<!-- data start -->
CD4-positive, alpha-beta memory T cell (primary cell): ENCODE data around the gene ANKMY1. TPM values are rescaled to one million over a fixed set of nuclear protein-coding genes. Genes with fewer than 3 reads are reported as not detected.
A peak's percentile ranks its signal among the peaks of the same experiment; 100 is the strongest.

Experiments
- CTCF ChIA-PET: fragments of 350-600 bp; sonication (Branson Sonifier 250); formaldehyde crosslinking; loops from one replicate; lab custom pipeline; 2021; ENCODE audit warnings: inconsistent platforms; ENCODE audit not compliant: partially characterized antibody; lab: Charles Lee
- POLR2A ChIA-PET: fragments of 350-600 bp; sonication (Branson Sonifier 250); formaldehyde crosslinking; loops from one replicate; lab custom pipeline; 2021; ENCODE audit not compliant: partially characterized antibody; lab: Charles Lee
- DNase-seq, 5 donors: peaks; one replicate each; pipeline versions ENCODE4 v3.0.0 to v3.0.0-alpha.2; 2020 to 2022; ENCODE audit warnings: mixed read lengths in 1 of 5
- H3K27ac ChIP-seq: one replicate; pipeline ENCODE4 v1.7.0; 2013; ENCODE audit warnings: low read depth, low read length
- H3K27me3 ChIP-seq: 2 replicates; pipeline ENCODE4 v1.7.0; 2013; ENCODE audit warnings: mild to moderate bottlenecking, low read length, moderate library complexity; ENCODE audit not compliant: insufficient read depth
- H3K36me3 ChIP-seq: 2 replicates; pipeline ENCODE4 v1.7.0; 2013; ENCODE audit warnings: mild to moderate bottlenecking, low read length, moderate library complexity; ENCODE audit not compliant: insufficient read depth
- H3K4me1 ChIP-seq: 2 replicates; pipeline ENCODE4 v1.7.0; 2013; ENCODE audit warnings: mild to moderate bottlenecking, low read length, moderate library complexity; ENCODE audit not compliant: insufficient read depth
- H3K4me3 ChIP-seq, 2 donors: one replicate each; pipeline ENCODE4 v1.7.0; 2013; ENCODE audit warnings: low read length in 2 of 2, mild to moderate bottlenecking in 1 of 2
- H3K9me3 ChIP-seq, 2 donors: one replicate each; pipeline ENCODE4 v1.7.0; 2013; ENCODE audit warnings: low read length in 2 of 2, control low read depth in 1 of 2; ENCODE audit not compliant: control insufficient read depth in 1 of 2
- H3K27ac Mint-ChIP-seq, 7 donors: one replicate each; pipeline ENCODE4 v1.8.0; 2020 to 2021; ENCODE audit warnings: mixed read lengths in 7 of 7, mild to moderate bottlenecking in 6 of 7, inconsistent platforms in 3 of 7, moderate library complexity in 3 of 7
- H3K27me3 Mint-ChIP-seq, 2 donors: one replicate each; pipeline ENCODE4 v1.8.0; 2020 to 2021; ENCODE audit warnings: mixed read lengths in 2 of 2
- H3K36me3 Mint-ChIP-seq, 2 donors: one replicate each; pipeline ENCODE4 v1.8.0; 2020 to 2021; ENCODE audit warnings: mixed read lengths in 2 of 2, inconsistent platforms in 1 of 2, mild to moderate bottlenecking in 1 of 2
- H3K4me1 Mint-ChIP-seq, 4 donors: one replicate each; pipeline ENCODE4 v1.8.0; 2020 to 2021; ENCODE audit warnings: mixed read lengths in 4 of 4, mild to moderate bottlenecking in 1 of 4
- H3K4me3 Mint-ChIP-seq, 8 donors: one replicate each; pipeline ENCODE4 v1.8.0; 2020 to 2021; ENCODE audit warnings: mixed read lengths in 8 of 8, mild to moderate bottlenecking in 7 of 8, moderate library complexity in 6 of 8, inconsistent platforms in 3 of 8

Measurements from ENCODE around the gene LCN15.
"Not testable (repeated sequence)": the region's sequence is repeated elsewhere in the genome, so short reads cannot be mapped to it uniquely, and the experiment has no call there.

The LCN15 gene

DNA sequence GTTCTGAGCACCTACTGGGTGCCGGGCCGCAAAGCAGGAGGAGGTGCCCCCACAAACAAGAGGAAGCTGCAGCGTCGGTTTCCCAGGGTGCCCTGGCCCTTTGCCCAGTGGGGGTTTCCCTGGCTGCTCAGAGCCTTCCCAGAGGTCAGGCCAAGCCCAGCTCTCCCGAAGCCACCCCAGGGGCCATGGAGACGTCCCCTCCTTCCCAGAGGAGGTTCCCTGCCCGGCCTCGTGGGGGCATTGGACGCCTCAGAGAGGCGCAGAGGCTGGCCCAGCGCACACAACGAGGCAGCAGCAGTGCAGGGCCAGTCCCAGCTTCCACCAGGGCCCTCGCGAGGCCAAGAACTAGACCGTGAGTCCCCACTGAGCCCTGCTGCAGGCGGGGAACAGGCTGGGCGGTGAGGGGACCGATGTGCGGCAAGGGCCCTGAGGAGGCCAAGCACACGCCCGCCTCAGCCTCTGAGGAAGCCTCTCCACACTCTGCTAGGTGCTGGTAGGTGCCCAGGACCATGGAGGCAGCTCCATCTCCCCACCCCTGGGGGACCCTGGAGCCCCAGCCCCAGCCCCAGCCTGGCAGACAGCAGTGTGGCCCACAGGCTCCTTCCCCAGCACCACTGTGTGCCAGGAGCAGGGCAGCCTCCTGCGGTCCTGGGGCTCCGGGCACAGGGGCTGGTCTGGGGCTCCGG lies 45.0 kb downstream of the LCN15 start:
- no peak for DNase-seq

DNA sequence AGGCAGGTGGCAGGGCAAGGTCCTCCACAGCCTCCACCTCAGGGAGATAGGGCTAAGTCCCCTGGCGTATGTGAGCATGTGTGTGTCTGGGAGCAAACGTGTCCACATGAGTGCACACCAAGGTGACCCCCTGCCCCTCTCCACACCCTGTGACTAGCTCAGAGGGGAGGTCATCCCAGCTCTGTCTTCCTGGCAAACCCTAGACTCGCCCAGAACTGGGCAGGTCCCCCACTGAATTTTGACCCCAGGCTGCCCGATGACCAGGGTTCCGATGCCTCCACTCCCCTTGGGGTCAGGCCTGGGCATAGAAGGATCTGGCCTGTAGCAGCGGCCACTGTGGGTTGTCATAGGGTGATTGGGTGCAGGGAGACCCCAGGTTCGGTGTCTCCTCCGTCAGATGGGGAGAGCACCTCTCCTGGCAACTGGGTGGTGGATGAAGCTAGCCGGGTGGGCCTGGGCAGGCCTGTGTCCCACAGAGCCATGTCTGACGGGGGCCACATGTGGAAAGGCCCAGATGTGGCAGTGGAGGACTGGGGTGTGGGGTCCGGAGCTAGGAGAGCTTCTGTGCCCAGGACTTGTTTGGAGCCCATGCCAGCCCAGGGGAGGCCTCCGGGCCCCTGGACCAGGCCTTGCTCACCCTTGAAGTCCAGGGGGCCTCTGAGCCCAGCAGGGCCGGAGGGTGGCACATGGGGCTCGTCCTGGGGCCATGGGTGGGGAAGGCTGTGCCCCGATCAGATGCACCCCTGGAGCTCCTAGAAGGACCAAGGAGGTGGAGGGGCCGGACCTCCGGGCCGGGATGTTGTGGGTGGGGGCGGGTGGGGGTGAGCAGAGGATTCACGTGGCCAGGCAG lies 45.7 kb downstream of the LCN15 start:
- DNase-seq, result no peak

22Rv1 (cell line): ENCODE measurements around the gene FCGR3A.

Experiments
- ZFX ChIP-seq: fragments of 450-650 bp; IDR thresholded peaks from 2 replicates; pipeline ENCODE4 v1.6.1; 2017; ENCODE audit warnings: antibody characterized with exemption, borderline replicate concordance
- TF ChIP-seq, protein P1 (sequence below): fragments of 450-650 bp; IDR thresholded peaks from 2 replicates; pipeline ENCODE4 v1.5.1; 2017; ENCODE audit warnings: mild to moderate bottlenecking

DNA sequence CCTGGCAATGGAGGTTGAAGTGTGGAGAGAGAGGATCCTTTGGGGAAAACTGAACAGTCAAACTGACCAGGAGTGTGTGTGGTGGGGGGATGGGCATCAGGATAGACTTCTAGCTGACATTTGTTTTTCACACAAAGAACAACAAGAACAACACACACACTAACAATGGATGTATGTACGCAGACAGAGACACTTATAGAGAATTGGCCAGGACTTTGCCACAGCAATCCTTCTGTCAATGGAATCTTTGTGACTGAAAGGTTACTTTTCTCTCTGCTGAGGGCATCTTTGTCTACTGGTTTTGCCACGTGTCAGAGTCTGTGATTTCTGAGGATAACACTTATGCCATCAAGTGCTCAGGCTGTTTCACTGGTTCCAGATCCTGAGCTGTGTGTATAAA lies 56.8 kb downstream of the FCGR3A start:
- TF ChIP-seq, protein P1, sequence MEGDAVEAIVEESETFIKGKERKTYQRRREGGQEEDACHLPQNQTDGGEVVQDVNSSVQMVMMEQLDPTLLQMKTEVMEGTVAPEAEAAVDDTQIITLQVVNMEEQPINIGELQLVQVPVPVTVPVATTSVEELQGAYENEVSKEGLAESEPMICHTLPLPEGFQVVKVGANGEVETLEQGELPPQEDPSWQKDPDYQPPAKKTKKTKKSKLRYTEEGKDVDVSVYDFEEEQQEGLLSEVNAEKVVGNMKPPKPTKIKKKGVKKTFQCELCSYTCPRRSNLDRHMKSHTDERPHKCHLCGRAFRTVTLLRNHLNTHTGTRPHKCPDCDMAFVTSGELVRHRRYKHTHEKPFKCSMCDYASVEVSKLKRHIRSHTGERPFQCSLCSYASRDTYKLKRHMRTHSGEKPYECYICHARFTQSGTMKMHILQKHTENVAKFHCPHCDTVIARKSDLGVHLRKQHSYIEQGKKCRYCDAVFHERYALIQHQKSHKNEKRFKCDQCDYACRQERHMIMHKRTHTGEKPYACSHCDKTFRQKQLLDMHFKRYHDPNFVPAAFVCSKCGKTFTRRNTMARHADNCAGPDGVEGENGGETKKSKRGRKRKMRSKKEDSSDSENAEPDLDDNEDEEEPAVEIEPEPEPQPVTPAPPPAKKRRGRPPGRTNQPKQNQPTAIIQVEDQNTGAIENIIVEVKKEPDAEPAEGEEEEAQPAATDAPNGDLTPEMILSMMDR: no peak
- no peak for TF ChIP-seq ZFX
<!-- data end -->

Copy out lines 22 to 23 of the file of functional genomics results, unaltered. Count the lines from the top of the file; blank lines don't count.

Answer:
- no peak for DNase-seq

DNA sequence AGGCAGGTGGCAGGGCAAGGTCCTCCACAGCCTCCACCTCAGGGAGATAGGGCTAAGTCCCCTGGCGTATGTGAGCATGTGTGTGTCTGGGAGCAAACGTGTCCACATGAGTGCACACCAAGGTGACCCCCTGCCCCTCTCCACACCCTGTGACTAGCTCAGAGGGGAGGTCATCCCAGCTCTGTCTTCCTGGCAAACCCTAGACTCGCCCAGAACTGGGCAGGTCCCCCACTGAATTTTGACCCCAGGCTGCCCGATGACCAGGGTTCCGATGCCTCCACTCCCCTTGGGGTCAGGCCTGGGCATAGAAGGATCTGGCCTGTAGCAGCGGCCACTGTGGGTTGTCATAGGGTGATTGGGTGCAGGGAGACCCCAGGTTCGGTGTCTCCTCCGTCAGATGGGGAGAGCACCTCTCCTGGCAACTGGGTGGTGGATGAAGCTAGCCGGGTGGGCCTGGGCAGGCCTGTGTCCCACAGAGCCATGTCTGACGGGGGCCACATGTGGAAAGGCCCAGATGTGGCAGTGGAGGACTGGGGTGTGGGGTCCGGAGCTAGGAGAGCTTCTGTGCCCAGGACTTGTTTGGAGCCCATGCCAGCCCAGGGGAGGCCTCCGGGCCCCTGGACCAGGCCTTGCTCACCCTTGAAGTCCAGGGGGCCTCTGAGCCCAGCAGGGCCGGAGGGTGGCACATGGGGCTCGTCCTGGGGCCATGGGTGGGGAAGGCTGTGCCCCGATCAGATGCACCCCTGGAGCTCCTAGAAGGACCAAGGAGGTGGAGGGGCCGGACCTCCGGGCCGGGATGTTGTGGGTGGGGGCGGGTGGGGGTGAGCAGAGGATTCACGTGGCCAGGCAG lies 45.7 kb downstream of the LCN15 start: